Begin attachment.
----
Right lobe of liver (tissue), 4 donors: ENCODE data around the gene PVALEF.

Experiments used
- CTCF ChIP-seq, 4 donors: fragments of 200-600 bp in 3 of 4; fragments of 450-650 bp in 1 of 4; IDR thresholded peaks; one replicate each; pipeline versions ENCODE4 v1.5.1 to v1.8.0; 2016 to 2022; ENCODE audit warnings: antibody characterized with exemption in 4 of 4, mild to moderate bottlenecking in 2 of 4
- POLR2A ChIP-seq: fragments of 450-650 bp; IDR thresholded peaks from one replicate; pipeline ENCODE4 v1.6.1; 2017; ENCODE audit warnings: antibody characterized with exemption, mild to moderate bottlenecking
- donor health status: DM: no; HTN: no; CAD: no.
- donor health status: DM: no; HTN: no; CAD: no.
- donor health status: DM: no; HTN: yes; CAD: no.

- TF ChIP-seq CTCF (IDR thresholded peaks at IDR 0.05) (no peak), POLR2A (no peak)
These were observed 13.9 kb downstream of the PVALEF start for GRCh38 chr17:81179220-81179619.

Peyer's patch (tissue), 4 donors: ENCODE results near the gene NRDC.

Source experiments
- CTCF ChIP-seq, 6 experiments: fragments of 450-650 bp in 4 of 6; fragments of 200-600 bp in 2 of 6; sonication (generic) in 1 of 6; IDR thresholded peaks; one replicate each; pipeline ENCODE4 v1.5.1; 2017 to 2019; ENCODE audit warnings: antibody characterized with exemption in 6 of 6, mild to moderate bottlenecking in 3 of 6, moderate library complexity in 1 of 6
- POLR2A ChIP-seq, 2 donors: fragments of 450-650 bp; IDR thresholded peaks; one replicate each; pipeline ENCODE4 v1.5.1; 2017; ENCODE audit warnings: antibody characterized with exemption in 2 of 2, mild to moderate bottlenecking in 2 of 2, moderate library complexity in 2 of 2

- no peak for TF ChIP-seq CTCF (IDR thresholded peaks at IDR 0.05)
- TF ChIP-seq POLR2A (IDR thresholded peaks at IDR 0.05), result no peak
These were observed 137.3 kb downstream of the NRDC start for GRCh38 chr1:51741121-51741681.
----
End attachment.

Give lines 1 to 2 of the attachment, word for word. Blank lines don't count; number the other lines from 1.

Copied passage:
Right lobe of liver (tissue), 4 donors: ENCODE data around the gene PVALEF.

Experiments used